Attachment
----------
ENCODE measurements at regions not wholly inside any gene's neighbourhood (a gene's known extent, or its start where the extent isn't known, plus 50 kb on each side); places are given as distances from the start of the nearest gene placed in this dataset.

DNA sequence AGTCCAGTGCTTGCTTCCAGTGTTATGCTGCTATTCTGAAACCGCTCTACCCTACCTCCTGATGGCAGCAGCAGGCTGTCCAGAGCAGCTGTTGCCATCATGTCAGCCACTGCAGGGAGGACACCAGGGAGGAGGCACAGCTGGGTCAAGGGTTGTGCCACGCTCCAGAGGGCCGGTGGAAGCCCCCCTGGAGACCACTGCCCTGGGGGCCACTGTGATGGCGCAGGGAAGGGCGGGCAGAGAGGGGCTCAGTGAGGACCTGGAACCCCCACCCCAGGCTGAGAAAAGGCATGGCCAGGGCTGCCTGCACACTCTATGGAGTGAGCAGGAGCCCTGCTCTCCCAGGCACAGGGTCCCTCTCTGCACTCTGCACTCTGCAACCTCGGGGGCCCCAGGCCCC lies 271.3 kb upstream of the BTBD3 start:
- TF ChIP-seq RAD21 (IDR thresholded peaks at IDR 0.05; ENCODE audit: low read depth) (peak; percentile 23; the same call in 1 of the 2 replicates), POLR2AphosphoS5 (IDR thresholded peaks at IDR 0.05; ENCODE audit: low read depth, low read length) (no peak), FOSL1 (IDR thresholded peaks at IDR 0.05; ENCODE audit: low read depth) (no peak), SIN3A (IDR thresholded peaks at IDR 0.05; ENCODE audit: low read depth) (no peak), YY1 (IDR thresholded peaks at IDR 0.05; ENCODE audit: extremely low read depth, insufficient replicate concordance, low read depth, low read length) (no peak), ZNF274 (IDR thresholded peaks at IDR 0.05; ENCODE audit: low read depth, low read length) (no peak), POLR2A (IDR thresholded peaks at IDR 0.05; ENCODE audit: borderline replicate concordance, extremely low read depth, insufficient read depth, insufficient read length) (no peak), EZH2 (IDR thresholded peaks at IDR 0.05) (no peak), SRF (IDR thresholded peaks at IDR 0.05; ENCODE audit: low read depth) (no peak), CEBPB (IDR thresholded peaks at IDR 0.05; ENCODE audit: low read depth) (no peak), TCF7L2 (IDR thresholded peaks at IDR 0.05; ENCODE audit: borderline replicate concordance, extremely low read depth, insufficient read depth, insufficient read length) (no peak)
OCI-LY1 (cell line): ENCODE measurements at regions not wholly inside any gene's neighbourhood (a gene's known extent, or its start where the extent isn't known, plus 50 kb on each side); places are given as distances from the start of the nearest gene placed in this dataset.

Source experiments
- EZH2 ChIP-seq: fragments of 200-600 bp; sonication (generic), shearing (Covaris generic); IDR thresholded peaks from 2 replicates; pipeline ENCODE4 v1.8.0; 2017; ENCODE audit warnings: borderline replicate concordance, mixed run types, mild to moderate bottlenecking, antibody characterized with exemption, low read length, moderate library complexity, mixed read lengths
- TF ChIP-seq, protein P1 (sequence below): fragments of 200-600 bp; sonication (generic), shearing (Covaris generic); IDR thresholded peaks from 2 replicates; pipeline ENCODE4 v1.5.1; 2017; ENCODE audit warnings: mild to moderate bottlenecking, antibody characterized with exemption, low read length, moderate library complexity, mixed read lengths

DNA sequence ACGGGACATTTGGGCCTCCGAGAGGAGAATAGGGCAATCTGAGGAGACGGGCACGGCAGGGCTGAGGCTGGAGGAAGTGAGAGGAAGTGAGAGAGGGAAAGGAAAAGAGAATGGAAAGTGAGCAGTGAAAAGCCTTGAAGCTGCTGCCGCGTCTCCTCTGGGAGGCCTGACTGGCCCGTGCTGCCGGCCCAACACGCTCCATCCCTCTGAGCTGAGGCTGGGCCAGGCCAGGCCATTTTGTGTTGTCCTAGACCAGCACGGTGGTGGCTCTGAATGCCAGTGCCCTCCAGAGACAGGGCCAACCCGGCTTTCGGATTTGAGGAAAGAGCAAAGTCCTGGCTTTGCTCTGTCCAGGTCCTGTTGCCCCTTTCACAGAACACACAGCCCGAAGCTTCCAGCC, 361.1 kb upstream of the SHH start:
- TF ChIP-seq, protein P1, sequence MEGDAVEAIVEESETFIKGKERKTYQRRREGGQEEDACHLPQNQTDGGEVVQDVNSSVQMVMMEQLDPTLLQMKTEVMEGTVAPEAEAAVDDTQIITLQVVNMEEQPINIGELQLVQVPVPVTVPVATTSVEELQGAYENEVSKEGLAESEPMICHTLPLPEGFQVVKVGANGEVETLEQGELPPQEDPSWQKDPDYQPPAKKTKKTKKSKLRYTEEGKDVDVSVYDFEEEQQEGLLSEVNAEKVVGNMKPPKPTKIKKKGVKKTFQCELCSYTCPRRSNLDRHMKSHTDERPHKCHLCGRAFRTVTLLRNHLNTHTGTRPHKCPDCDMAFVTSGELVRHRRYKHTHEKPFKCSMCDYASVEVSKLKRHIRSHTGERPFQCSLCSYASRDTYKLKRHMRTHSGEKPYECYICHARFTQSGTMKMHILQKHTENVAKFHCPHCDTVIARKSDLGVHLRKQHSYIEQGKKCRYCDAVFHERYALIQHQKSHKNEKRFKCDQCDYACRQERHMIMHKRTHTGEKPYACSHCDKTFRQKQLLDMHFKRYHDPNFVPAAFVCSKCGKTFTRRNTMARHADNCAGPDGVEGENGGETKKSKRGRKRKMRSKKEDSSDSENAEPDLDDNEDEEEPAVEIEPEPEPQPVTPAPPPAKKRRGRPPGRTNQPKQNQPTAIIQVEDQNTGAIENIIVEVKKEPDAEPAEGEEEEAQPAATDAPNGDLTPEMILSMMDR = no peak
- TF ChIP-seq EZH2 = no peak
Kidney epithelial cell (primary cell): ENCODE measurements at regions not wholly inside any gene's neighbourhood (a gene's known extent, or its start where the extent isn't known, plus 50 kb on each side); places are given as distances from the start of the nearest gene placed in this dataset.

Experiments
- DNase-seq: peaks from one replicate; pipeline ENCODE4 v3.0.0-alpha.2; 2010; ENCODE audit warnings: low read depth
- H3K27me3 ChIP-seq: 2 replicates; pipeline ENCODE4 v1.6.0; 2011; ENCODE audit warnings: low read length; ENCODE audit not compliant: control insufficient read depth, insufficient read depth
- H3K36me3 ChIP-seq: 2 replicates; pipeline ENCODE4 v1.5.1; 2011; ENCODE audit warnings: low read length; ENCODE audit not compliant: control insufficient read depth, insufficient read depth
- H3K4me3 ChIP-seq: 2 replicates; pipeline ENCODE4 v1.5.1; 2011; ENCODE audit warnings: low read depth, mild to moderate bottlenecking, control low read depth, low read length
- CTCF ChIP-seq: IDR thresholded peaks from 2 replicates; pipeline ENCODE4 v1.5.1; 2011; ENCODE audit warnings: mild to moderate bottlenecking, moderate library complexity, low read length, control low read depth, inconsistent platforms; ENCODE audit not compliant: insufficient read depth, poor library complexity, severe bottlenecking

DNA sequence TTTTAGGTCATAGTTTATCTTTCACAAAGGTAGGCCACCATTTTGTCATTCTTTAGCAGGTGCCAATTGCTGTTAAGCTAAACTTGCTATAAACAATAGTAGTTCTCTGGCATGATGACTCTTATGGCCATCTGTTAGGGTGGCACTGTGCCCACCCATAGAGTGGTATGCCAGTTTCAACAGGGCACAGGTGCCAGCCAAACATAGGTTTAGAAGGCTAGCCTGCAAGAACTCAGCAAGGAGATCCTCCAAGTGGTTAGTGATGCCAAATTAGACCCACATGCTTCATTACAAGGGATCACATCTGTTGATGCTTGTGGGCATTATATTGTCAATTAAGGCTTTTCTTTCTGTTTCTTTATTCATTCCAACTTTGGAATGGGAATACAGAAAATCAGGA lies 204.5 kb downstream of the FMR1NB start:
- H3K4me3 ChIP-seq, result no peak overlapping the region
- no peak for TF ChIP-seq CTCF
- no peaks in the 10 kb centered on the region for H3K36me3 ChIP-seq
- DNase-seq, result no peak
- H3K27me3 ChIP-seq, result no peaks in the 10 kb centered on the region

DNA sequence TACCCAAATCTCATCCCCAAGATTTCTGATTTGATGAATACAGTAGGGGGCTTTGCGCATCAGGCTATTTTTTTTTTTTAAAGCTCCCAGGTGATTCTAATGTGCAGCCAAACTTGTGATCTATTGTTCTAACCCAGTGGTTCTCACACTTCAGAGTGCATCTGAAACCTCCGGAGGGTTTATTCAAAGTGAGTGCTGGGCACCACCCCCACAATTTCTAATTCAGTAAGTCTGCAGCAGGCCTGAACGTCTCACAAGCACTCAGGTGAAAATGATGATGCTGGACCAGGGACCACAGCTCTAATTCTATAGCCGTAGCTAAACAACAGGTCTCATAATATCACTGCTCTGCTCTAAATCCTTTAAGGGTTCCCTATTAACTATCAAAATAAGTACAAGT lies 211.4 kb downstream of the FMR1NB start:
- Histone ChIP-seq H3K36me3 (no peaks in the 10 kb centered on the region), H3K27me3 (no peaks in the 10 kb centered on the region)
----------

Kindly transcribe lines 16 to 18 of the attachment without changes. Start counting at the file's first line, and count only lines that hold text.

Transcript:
- H3K4me3 ChIP-seq: 2 replicates; pipeline ENCODE4 v1.5.1; 2011; ENCODE audit warnings: low read depth, mild to moderate bottlenecking, control low read depth, low read length
- CTCF ChIP-seq: IDR thresholded peaks from 2 replicates; pipeline ENCODE4 v1.5.1; 2011; ENCODE audit warnings: mild to moderate bottlenecking, moderate library complexity, low read length, control low read depth, inconsistent platforms; ENCODE audit not compliant: insufficient read depth, poor library complexity, severe bottlenecking

DNA sequence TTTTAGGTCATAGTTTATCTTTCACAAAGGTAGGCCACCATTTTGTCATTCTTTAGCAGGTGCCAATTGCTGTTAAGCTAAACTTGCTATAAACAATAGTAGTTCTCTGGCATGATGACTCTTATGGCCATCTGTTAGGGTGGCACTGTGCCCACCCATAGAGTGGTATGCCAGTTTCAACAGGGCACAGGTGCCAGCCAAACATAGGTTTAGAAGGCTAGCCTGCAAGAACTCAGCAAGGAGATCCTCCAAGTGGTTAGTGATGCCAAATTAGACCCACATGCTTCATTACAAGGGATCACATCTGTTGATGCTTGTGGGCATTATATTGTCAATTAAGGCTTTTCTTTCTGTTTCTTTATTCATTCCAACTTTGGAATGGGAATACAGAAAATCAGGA lies 204.5 kb downstream of the FMR1NB start: